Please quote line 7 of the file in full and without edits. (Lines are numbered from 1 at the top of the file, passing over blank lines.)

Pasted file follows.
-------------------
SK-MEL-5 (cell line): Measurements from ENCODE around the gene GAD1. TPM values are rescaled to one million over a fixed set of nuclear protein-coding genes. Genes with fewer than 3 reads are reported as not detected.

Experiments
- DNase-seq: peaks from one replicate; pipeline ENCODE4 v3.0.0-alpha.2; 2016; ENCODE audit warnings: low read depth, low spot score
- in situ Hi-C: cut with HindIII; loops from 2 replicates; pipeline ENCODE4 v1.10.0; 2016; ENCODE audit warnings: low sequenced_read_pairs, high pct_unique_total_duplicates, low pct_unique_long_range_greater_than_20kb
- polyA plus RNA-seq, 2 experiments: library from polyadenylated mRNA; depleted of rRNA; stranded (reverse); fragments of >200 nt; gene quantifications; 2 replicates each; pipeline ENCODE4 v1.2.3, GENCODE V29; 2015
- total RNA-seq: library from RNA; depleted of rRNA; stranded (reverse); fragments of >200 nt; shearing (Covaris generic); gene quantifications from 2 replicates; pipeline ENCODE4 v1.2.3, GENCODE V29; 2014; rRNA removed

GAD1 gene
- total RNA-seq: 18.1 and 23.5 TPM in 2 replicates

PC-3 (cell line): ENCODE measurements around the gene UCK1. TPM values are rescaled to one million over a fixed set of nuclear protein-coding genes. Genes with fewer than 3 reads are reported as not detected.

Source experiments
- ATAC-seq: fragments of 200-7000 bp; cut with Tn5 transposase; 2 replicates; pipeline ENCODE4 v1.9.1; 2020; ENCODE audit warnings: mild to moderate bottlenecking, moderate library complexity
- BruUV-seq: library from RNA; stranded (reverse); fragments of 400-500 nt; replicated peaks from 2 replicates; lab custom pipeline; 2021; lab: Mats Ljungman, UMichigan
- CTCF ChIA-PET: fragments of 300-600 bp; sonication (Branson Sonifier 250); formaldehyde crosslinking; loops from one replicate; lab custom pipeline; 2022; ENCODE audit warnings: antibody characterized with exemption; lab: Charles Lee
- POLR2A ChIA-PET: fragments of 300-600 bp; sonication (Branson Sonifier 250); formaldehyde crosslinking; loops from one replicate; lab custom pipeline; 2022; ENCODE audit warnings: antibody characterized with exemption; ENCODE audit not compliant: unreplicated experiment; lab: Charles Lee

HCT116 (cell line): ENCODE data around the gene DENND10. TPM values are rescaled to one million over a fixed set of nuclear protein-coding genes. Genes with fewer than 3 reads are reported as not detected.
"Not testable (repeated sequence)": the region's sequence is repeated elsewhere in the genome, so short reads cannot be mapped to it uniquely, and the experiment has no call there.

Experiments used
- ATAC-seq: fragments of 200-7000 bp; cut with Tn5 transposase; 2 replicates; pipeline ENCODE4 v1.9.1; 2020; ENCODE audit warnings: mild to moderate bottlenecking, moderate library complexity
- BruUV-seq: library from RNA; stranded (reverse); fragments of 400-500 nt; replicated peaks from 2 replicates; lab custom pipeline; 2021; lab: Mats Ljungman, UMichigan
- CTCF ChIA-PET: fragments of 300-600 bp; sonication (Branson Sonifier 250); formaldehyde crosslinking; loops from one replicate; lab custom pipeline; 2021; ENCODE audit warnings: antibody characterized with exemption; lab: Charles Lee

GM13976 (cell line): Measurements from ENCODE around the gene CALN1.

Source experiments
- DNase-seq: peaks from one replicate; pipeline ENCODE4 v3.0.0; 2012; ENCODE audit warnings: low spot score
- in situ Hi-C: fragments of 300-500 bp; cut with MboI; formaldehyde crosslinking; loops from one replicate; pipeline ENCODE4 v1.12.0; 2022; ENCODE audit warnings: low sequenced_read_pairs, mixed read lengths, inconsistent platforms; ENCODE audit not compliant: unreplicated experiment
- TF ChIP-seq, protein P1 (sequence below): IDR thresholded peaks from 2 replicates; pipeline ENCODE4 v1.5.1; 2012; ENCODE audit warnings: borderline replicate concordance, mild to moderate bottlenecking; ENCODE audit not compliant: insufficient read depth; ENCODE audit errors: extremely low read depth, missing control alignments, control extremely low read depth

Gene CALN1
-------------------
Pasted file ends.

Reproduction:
GAD1 gene